By T.W. Budig, ECM CapitolReporter
More stringent controls on electronic benefit cards (EBT) — cards used for issuing food support and cash assistance in general assistance and other welfare programs — is one provision in the health and human services reform bill debated in House Thursday, March 29.
House Health and Human Services (HHS) Finance Committee Chairman Jim Abeler, R-Anoka, styled the EBT card policy changes as some of the “common sense” reforms found in his bill.
“It’s good to scrutinize every (HHS) dollar,” he said, speaking off the House floor.
While users of EBT cards already are prohibited from purchasing such items as tobacco and alcohol, the bill stipulates EBT card holders found guilty of purchasing prohibited items lose the card for one year, two years for a second offense, and permanently for a third offense.
“If you do it three times, you’re off the program,” said Abeler.
Further, the bill limits EBT cash fund use to Minnesota and neighboring states. Concerns have been raised by EBT cash fund use in states such as California or Hawaii, distant places where people of limited means are less likely to visit, Abeler said.
“The thought is some people are selling them,” said Abeler of EBT cards.
That is, cards worth $200 in benefits are being sold for cash at $150, he said.
Other provisions relating to EBT cards is a requirement the head of household’s name be on the card. The bill also allows for data sharing between the Department of Public Safety and Department of Human Services in efforts to stop welfare fraud.
One Democratic lawmaker, while not opposing the EBT card reforms, noted that members of the public have expressed concerns that there’s a kind of stereotyping of poor people.
“We have a tendency to demonize poor people,” said Rep. Tina Liebling, DFL-Rochester.
According to the Department of Human Services, in 2010 some 190,600 cases on average per month received benefits through electronic benefit transfers.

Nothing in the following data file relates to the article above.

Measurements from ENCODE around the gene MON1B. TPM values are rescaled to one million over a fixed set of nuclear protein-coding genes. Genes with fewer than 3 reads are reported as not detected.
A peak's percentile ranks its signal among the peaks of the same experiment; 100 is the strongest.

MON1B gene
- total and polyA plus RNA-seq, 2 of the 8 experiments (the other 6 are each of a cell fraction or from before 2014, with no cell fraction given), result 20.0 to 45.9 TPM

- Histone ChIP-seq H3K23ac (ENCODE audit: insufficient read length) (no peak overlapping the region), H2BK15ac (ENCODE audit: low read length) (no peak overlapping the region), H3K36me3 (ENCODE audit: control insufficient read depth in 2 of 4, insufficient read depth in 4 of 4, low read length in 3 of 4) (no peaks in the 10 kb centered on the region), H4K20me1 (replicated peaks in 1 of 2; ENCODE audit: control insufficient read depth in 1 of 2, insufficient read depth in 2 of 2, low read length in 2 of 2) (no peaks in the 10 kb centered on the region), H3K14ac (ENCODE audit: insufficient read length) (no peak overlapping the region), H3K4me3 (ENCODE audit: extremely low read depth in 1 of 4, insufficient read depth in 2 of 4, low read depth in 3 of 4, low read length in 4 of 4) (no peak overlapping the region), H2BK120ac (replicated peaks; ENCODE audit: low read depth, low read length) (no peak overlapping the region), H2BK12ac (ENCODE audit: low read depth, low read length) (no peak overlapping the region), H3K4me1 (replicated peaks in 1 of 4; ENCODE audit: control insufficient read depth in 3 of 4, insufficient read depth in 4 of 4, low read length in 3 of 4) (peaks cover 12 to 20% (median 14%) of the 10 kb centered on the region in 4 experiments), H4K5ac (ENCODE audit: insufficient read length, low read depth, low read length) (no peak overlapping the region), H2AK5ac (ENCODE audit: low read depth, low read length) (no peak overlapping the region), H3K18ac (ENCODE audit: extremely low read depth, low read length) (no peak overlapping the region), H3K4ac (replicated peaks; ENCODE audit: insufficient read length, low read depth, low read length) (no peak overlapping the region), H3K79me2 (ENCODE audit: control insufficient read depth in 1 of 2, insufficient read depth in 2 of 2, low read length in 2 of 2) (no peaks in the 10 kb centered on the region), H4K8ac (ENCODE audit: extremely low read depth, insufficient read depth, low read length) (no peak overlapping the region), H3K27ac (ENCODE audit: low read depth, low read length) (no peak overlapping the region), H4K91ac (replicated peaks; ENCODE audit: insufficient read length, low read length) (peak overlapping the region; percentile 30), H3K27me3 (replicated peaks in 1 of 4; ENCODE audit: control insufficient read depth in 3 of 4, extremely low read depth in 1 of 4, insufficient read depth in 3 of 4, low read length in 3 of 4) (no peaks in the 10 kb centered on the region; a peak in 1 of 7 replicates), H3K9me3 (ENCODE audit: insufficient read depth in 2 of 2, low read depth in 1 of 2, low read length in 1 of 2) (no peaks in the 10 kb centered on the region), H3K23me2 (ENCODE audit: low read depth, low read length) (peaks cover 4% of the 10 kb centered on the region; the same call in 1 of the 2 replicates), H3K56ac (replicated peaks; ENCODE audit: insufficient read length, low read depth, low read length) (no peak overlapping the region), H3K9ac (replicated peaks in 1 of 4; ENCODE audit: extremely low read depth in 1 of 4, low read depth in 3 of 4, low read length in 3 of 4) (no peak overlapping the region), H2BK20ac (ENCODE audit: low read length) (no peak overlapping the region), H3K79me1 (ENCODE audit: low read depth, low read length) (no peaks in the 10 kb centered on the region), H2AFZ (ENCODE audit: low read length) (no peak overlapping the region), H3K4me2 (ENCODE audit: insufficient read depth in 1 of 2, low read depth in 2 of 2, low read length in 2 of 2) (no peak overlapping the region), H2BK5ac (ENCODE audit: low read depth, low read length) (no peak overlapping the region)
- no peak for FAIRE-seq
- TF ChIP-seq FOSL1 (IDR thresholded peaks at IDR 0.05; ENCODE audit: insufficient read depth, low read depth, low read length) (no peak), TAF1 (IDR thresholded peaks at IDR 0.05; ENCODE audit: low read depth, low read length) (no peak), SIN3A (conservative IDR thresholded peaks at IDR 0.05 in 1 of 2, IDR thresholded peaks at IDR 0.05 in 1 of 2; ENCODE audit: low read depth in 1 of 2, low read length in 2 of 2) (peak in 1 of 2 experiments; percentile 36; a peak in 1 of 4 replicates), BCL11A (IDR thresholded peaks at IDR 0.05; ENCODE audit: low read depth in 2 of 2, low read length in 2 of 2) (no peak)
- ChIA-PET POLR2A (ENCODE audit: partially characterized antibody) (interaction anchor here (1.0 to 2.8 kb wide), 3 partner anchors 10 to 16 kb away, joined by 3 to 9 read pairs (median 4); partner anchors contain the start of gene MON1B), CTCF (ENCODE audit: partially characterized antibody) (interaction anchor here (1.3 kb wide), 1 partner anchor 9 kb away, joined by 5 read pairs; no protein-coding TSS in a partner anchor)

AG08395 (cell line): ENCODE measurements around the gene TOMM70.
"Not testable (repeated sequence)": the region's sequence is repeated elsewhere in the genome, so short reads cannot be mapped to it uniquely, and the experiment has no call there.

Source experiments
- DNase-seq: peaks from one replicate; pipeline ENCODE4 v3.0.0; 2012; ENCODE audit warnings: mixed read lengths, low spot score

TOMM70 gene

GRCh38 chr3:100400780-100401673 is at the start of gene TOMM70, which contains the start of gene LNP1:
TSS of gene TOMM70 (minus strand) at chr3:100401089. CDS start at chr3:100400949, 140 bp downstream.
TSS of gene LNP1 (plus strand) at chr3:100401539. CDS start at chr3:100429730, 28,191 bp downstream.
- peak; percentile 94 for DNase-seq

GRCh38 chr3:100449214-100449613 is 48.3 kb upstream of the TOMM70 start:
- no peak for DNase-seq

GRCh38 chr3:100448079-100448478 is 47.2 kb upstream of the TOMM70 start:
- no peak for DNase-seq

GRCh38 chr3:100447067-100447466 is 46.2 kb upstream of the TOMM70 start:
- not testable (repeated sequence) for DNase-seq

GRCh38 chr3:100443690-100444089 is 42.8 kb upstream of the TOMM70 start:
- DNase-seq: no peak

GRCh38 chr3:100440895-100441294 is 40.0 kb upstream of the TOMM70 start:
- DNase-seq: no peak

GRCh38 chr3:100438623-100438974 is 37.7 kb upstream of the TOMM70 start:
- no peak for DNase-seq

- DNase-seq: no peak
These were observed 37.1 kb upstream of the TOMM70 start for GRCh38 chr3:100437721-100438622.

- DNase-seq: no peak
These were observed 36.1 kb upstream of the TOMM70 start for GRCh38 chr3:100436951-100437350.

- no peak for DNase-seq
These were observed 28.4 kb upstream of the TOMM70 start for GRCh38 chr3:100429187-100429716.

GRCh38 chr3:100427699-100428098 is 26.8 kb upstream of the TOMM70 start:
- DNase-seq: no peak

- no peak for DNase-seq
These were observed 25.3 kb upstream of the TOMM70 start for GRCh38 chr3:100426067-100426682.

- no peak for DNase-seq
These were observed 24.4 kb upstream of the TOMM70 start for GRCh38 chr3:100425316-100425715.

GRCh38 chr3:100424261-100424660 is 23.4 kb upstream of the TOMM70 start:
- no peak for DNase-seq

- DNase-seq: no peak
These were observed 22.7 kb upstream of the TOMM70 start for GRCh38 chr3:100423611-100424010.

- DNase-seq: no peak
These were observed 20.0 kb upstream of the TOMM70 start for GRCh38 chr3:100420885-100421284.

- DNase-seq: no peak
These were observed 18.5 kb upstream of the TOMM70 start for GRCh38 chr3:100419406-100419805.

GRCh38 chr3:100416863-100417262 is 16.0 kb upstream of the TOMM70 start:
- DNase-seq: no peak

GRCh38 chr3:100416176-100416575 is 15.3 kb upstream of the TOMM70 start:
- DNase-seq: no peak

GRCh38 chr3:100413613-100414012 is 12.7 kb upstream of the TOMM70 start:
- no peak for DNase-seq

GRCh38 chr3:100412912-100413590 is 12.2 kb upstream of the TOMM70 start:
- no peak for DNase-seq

Some $571 million in food support was distributed, involving more than 20 million transactions.
All but three percent of the transactions occurred in Minnesota. Of the three percent, half occurred in border states, half in another state or territory.
Almost 4 million cash benefit transactions occurred in 2010, involving about $207 million.
Ninety-eight percent of the transactions occurred in Minnesota.
Less than one percent occurred in border states, about one percent occurred in another state or territory.
Abeler said the EBT card reforms are bipartisan in nature.
Still, Abeler views his bill less about EBT cards than providing the disabled with greater opportunities at living independently and achieving other goals.
For instance, a provision in the bill removes income asset caps to lessen the need for the disabled to “spend down” incomes or otherwise not work in order to protect their program eligibility.
The HHS legislation spends no general fund dollars — about $4 million in federal Temporary Assistance for Needy Families funding is used.
“It was a pleasure to bring back a bill that has a fiscal target of zero,” said Abeler, introducing the bill to the House this evening.
Last session Abeler helped craft a HHS finance bill that cut close to $2 billion.
Abeler, speaking before the House floor debate, said if his bill went to Democratic Gov. Mark Dayton in its current form, “He’d (Dayton) sign it.”
A lot of commonality exists between the House HHS bill and the Senate’s, said Abeler.
The bills are likely to go to conference committee.
The House debated Abeler’s bill into the evening.